We are the readers. We are the ones who want to know more. We are the ones who observe the fictional and the real. We are the ones who create the story, even when there isn’t one there to begin with. We are the ones you write for. We are the ones who make things more interesting because we can find the story in every conversation, in every interaction. We are the ones who will never stop learning, dreaming, hoping, finding. We are the ones will never stop trying to figure it out, and will always be aware that we never will… it’s what keeps us searching, looking, wanting.
Reader’s Bill of Rights
1. The right to not read
2. The right to skip pages
3. The right to not finish
4. The right to reread
5. The right to read anything
6. The right to escapism
7. The right to read anywhere
8. The right to browse
9. The right to read out loud
10. The right to not defend your tastes
….for the night
Hath been to me a more familiar face
Than that of man; and in her starry shade
Of dim and solitary loveliness,
I learn’d the language of another world.
I think a great book—leaving aside other qualities such as narrative power, characterization, style, and so on—is a book that describes the world in a way that has not been done before; and that is recognized by those who read it as telling new truths—about society or the way in which emotional lives are led, or both—such truths having not been previously available, certainly not from official records or government documents, or from journalism or television.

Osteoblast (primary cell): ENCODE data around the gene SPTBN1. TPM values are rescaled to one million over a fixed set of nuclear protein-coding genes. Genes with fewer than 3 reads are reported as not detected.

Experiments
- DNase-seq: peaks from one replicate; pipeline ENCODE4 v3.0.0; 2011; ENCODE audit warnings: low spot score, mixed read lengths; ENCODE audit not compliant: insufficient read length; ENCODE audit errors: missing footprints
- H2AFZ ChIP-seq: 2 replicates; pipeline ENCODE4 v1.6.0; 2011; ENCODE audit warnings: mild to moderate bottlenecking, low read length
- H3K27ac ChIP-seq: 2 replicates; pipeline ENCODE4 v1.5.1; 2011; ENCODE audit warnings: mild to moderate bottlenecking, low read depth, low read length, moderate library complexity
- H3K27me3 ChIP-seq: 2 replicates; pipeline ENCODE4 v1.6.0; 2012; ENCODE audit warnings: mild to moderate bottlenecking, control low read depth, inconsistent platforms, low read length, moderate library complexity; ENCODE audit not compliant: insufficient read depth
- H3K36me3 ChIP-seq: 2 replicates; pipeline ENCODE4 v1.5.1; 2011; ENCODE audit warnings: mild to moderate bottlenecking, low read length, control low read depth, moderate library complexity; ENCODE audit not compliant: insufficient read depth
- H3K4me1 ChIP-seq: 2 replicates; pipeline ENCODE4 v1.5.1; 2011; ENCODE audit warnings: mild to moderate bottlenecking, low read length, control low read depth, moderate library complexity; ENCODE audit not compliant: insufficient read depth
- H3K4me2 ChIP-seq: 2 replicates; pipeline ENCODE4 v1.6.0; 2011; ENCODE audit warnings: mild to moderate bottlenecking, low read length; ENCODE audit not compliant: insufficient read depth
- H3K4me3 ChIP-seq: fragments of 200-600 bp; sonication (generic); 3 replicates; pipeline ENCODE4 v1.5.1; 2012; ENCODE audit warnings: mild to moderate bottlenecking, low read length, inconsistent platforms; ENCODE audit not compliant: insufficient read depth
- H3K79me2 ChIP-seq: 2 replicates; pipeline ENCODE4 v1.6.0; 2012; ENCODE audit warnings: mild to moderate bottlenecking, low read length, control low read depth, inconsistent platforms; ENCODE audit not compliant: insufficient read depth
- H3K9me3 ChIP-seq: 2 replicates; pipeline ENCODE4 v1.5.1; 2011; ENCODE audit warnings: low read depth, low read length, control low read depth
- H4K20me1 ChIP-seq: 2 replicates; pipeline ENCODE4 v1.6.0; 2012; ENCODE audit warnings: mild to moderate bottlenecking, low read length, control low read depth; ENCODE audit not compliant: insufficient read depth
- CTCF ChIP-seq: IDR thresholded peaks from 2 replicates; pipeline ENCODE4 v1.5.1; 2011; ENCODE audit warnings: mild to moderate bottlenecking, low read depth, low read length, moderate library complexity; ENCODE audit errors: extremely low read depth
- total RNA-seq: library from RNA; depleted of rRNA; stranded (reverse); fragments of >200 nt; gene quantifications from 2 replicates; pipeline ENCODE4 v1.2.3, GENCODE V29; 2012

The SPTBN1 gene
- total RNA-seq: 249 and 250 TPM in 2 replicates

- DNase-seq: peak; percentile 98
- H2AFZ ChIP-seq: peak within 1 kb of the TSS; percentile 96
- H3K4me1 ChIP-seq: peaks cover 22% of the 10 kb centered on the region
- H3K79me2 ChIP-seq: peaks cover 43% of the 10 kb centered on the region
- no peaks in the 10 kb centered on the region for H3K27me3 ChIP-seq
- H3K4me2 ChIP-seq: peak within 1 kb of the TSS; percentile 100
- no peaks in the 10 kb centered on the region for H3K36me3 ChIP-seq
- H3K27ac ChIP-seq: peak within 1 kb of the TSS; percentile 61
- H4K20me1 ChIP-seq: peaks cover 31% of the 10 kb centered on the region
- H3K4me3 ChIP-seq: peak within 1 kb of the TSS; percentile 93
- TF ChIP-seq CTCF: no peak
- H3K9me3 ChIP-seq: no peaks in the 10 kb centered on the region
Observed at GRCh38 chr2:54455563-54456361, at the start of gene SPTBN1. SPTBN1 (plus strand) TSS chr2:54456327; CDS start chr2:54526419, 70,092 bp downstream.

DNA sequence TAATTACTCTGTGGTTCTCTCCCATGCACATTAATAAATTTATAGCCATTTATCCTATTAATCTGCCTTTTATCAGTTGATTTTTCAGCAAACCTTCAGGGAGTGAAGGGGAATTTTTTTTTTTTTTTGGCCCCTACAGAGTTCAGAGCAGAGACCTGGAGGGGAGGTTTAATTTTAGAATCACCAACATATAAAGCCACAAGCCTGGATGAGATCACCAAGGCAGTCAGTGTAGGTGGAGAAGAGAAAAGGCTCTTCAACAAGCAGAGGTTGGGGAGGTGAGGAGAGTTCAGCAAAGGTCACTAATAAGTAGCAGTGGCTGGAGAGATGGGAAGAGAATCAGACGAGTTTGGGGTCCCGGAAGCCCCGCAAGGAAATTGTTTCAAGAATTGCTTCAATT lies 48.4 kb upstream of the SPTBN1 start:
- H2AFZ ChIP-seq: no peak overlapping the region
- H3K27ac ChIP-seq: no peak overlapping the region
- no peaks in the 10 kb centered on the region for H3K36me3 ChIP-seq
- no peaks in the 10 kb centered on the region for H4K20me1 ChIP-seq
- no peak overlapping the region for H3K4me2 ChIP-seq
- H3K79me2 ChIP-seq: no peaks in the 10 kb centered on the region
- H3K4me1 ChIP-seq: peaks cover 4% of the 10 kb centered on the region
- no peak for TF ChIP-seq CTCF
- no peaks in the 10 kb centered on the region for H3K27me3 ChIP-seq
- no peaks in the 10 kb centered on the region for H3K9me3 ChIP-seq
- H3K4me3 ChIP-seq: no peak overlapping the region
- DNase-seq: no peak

art by Yelena Bryksenkova
Xiaolu Guo, A Concise Chinese-English Dictionary for Lovers
Above: Istanbul governor Mr. Mutlu tweets: “Police will NOT intervene in Gezi Parki or Taksim. Police will not intervene the protesters. From this morning going forward, your brothers in the police will look after you.”
Below: Taksim Sq this morning
My real self wanders elsewhere, far away, wanders on and on invisibly and has nothing to do with my life.
Police spray water canon directly on a protester in a wheelchair this evening in Taksim (Tuesday, June 11)
Introverts, in contrast, may have strong social skills and enjoy parties and business meetings, but after a while wish they were home in their pajamas. They prefer to devote their social energies to close friends, colleagues, and family. They listen more than they talk, think before they speak, and often feel as if they express themselves better in writing than in conversation. They tend to dislike conflict. Many have a horror of small talk, but enjoy deep discussions.